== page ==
Harts Morrison Brown, a retired management consultant who had been a member of the famed Tuskegee Airmen during World War II, died June 24 of lung cancer at the Veteran Administration Rehabilitation and Extended Care Center in Northeast Baltimore.
The Woodstock resident, who had lived in Northwest Baltimore and Columbia, was 89.
Harts Morrison Brown, the son of a Baltimore & Ohio railroader and a concert pianist, was born and raised in Cincinnati.
After graduating in 1940 from Walnut Hills High School in Cincinnati, he moved to Philadelphia to be near his mother.
"It was there that he learned the Army Air Corps was accepting 'Negroes' for training as pilots and mechanics in Tuskegee, Ala.," said a daughter, Dr. Nancy Vanessa Brown-Holt, a physician who lives in Woodstock.
He enlisted in 1941 and was one of the original 75 African-Americans who had been selected for training as pilots and mechanics at Tuskegee University in Alabama.
"His dream was to become a pilot. He lost an eye after being hit with a baseball, which left him sight-impaired. You needed to have perfect sight to become a pilot," Dr. Brown-Holt said. "He also talked about the tough discrimination he faced in Alabama."
Mr. Brown, who was trained to be part of a ground crew, was with the 96th Maintenance Group, which later became the 96th Service Group. Assigned to the 332nd Fighter Group, Mr. Brown and his fellow Tuskegee Airmen were sent to Italy in 1944.
He was discharged in 1945 and his decorations included two Bronze Stars, his daughter said.
Mr. Brown enrolled at Temple University, earning a bachelor's degree in 1950. He later earned a master's degree in 1965 from George Washington University.
Mr. Brown joined the Social Security Administration in 1955 and came to Baltimore in 1961, where he later was chief of the self-development and guidance career section of the Office of Employee Development at the administration's Woodlawn headquarters.
In 1966, he was given a Superior Performance Award for instituting a career planning system that involved testing employees for aptitude, career and vocational guidance, diagnostic and employee utilization services.
"He enjoyed a challenging career in the Social Security Administration, where he was a trailblazer in helping integrate the system and received a Commissioner's Citation, SSA's highest honor, in 1966," his daughter said.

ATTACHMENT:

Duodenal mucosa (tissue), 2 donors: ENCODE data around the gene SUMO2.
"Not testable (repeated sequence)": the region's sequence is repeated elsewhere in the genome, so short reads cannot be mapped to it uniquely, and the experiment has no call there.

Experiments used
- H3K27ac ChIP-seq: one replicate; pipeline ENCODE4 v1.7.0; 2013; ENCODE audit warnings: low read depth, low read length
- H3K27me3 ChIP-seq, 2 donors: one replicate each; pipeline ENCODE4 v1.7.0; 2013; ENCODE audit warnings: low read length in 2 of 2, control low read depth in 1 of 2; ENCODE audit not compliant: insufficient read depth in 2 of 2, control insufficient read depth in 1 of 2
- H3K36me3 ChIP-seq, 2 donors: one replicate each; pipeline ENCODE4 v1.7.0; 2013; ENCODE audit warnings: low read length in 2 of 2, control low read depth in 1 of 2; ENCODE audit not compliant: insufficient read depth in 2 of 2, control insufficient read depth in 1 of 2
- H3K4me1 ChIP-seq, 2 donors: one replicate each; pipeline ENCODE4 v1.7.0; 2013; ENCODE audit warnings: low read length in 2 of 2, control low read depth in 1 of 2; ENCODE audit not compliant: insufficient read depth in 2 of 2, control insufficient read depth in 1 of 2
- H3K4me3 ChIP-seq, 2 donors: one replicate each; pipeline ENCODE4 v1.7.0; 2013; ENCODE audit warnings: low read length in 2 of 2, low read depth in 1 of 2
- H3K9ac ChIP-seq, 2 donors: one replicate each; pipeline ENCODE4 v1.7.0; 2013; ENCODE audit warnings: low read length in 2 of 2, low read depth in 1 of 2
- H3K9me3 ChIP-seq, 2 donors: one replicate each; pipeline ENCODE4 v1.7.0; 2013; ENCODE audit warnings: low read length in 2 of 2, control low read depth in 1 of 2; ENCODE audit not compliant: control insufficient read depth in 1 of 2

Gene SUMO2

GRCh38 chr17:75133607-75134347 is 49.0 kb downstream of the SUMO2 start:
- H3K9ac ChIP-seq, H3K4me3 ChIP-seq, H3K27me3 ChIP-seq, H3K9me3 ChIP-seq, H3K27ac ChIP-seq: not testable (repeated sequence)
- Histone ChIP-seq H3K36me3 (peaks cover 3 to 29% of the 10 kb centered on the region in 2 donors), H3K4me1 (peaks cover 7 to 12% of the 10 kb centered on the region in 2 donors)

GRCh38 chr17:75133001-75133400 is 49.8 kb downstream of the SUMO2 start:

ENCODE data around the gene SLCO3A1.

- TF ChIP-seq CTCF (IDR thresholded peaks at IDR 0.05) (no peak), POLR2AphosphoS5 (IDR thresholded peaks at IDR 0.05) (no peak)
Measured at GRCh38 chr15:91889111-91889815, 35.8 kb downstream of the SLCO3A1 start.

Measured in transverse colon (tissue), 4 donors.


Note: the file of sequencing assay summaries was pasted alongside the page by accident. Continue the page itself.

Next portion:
During the 1970s, he was an executive administrator at Commercial Credit Corp. and Control Data.
In addition to his regular work, Mr. Brown taught human resources at Loyola College and Federal City College in Washington and headed Brown and Associates Inc., management consultants.
He was chairman of human resources and development at Antioch College in Columbia, where he also developed courses in organizational development until he retired in the late 1980s.
"Eventually, he was forced to retire early and give up his love of driving when he was legally declared blind in 1985," his daughter said. "He persevered and simply gave more of himself to his community while learning to live fully as a visually impaired man."
A civil rights activist, Mr. Brown attended the 1963 March on Washington where the Rev. Martin Luther King gave his historic "I Have a Dream" speech, and the Million Man March in 1995.
Mr. Brown was an active member and later president of the Central Maryland Chapter of the Afro-American Historical and Genealogical Society.
Mr. Brown had been part of the effort that created Matthew Henson State Park in Aspen Hill that recalled Henson's role in the 1909 expedition to the North Pole with Adm. Robert E. Peary.
"I believe he would have liked this. It would bring a smile to his face. … He was from the land," Mr. Brown told The Washington Post at the time of the park's dedication in 1989.
A year later, he worked for the preservation of the old Ellicott City Colored School, built in 1880, the first school built with public money in Howard County to educate African-American children.
The Central Maryland Chapter of the Afro-American Historical and Genealogical Society undertook the preservation of the former school to be used as its headquarters and a museum of the county's African-American past.
Mr. Brown also enjoyed giving Howard County elementary school students lessons in astronomy and computer technology, and also helped establish the annual Kwanzaa program at McDonogh School.
He also volunteered with the Black Student Achievement Program and was a founding member of the Council of Elders of the Black Community of Howard County.
"As the first president elder," his daughter said, "he worked tirelessly not only to preserve and celebrate the traditions of the county's black ancestors but also at the same time enrich the academic lives of students."
As a result of his volunteer hours in Howard County, Mr. Brown received the Maryland You Are Beautiful Award in 1992.
Mr. Brown enjoyed attending the theater and listening to music. He also liked going to baseball games, fishing, playing cards and researching his genealogy.
A memorial service was held July 2. A celebration of his life will be held at 1 p.m. Saturday at St. Paul's Episcopal Church, 16457 Old Frederick Road, Mount Airy.
Also surviving are four sons, Harts Barclay Brown of Philadelphia, Ricardo E. Brown of California, Kojo Brown of Arbutus and Jason Daniel Marks of Cincinnati; three other daughters, Deborah Lillian Brown of Philadelphia, Ellyne Brown Downs of Baltimore and Ama Brown-Fenton of Columbia; 13 grandchildren; 22 great-grandchildren; and a great-great-grandchild. Marriages to Ada Bryant, Dr. Ruth Payne and Carrie Anderson ended in divorce.
Harts M. Brown
World War II veteran and retired management consultant led the way in preservation of Howard County's African-American past
Harts M. Brown (Baltimore Sun / July 1, 2011)
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